Doesn’t matter which window manager I try, xmonad, cwm, dwm… Also
tried xinit and startx…
When I manually start it with -d flag, it seems it only hides the
cursor when in xterm. When I switch focus to xombrero for instance, I
get no output, even the mouse moves are not reported. Same thing when
the cursor is on the root window.
Also tried to comment everything in ~/.xinitrc, except for the
xbanish & and exec xmonad lines…
Would love to get to the bottom of this!
I don’t want to sound negative but good luck with that.
You can’t persuade people, they need to enlighten on their own.
A new version has just been released recently with new sizes and other changes.
Still my xterm font of choice, with new 8x16 size (replaces 8x17):
Seems to work with 5.3, too.
Anyone have info on this in contrast to SmartOS?
SmartOS basically boots off the USB flash stick and runs in RAM, its only purpose acting as a light hypervisor for VMs in zones (either native ones (like FBSD jails) or KVM (which are also run under zones with QEMU being the only process in a zone)) stored on ZFS on persistent storage.
OmniOS is more traditional in a sense it’s meant to be installed on and used as a host (e.g. for a NAS build), while having all the same tech available.
Given this is from an OpenBSD dev, it is a bit strange to be Linux only, no?
I see *BSD support is listed in TODO, nice!
It looks like kqueue(2) and in turn *BSD support was added. Commit enabling support.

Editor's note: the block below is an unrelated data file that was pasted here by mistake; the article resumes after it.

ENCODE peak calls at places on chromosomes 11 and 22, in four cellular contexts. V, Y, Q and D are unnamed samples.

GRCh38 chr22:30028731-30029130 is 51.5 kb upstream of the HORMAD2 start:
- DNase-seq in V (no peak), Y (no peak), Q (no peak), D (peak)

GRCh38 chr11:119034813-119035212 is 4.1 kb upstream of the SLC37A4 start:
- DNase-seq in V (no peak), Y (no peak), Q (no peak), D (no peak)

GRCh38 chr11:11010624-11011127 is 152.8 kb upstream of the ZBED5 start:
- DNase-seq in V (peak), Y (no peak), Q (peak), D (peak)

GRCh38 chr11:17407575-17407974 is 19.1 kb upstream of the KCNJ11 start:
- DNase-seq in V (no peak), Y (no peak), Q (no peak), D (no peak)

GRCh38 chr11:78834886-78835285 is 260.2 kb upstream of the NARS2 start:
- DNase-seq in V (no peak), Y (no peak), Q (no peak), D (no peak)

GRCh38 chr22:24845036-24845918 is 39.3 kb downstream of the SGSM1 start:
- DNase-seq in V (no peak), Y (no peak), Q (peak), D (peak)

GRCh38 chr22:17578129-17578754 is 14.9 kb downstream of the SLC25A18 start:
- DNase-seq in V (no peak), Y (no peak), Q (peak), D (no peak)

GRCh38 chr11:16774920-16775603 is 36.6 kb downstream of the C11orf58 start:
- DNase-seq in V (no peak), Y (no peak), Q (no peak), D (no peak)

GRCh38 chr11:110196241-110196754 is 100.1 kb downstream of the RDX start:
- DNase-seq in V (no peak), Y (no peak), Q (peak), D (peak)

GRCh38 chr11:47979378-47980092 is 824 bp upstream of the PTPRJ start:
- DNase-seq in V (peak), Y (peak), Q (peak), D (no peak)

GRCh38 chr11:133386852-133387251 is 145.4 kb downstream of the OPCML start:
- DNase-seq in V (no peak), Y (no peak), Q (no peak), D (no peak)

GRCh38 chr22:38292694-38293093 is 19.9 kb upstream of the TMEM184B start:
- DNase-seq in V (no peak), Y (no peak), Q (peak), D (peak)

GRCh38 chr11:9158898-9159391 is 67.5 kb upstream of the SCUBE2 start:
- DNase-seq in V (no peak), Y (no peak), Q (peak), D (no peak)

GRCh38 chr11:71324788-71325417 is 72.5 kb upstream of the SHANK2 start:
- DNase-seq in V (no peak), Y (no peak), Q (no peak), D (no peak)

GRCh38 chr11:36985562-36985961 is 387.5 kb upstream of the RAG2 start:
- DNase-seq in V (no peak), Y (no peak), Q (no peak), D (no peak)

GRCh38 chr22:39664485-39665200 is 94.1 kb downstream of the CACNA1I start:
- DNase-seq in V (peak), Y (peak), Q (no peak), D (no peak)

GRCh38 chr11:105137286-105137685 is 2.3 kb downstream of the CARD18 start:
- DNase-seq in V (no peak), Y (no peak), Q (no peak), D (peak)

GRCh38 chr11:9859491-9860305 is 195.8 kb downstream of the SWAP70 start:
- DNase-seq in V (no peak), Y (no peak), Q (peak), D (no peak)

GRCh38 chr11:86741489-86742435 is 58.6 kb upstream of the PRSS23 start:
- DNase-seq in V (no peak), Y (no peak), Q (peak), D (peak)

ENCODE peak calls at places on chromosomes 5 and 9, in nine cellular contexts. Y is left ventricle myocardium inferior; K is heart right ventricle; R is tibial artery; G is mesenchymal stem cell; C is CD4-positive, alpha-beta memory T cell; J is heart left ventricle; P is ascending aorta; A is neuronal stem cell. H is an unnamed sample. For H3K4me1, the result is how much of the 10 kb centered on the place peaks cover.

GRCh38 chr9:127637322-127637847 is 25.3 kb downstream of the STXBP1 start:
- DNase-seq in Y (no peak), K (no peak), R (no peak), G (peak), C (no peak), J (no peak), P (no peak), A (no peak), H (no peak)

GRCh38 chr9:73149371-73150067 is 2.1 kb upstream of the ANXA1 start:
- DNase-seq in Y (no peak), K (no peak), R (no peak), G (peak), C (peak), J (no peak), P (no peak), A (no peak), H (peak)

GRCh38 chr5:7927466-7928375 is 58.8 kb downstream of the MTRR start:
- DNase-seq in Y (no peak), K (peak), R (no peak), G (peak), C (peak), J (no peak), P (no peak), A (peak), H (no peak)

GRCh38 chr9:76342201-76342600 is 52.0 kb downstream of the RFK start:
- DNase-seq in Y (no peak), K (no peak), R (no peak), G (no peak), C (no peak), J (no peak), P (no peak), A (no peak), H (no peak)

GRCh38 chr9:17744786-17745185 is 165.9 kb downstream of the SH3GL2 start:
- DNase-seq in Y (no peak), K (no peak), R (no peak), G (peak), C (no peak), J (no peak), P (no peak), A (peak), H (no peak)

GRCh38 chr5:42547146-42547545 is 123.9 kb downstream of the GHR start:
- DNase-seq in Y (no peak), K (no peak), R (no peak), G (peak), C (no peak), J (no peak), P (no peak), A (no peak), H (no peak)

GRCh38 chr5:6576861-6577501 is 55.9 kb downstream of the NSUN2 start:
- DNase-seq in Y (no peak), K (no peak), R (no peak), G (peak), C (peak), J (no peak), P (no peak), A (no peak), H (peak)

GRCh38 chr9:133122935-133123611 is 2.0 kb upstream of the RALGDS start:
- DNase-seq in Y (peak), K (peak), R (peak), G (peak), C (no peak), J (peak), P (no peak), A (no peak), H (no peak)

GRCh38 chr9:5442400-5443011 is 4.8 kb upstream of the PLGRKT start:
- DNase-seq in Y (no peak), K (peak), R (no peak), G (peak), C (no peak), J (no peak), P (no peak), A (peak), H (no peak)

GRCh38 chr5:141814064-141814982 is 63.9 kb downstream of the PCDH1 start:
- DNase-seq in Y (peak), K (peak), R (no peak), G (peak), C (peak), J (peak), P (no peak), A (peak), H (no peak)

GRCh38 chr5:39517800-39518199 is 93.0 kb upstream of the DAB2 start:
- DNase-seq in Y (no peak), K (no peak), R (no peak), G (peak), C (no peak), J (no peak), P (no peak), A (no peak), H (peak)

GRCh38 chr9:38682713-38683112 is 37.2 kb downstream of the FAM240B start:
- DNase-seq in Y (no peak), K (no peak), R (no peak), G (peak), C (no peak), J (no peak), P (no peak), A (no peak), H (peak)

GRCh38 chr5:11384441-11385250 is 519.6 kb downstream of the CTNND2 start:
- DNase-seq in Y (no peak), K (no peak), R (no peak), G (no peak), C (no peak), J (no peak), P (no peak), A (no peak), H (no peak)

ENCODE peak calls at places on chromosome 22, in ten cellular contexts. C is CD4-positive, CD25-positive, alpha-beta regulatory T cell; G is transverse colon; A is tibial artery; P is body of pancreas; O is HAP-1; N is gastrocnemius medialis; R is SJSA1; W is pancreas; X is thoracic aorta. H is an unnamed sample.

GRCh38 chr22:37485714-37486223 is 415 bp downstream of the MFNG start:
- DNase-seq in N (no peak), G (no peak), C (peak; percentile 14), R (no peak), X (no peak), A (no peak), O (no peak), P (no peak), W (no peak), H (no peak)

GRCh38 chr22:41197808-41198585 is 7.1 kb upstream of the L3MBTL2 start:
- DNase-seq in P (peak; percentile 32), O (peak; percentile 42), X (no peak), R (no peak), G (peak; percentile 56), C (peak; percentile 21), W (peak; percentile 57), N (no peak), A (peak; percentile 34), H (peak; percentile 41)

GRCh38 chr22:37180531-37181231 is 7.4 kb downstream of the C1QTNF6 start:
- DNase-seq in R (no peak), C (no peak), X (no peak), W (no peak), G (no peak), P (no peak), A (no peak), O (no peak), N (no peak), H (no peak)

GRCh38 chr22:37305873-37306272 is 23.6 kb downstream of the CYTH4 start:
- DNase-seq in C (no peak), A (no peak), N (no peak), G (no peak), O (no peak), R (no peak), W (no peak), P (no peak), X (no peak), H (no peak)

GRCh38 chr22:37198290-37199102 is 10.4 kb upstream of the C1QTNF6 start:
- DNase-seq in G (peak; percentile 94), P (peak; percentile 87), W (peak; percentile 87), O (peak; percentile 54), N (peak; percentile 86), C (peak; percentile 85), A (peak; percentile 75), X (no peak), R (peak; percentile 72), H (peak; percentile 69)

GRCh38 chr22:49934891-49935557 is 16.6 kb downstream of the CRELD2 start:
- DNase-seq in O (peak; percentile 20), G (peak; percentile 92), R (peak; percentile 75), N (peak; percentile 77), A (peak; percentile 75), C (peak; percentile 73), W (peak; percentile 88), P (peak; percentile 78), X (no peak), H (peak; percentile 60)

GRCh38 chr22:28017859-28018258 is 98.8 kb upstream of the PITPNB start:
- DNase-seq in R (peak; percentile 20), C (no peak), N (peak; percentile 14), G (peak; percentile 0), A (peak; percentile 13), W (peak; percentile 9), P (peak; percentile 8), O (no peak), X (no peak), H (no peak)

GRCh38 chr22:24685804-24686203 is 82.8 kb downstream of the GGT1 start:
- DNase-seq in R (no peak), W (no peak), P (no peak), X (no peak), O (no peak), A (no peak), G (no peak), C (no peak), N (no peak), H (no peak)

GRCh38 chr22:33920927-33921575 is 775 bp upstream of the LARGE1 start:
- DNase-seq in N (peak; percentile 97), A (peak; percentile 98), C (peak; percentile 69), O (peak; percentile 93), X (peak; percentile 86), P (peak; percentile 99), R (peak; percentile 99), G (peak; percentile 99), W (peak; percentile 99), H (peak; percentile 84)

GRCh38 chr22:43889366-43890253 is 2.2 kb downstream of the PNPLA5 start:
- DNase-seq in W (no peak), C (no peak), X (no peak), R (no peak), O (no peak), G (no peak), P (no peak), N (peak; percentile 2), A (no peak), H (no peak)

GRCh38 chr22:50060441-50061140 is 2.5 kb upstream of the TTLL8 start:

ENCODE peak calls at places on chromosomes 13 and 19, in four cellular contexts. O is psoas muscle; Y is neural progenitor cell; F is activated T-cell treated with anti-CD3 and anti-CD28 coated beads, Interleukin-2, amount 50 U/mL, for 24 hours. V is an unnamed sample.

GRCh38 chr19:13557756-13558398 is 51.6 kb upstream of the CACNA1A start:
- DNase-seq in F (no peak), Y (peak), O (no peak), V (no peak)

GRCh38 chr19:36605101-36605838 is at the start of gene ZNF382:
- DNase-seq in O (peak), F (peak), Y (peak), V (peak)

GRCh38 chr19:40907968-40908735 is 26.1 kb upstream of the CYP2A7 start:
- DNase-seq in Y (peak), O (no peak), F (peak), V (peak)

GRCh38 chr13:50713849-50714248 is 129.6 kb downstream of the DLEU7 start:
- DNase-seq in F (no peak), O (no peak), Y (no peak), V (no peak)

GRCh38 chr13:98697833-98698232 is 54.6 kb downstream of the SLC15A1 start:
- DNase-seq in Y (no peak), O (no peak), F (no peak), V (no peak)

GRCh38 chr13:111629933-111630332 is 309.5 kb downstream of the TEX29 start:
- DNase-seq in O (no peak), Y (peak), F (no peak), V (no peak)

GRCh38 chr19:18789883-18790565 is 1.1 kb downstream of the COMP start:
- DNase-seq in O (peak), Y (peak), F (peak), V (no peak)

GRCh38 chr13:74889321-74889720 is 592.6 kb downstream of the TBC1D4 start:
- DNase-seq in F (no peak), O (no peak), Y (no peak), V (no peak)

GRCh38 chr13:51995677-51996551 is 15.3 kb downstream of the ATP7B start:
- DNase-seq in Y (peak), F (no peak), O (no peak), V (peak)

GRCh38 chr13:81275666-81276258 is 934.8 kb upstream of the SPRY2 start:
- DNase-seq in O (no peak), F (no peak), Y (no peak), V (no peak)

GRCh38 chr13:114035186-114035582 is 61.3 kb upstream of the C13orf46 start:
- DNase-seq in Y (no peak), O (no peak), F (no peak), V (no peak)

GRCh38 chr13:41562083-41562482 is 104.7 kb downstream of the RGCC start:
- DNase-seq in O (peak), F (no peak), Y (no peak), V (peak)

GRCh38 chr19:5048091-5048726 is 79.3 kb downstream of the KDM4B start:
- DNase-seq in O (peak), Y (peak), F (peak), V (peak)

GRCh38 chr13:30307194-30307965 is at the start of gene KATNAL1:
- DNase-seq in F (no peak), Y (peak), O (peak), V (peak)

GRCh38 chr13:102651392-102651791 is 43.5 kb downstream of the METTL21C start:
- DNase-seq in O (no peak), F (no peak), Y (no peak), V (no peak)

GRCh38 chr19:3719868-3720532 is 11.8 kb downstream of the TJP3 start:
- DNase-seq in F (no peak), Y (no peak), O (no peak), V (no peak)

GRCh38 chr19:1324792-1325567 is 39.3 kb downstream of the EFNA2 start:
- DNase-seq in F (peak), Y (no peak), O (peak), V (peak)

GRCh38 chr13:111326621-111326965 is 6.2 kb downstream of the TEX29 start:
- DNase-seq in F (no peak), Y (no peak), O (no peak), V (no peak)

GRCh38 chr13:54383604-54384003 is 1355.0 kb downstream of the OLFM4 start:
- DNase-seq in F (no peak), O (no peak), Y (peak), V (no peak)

Just went to comment that dfly recently commited it than noticed your note.
Typing this from latest DragonFly v188.8.131.52.ge05769-DEVELOPMENT #0: Thu May 23 23:40:10 CEST 2013 compile, the network stack really is snappy, regardless of the SO_REUSEPORT.
DragonFly v184.108.40.206.ge05769-DEVELOPMENT #0: Thu May 23 23:40:10 CEST 2013
There’s nothing cleaner than OpenBSD, but DragonFly is my second OS choice currently.
This is wonderful, I now run -stable both on router and workstation (was always on -current before), in part because of this.
[Comment removed by author]
My biggest problem running -current on servers is usually that 3 months down the road, I’ll need to install some random package. The packages for that snapshot are gone from the mirrors, the previous release’s and the current snapshot’s packages have different system library version dependencies so they’re not compatible. Now I need to either: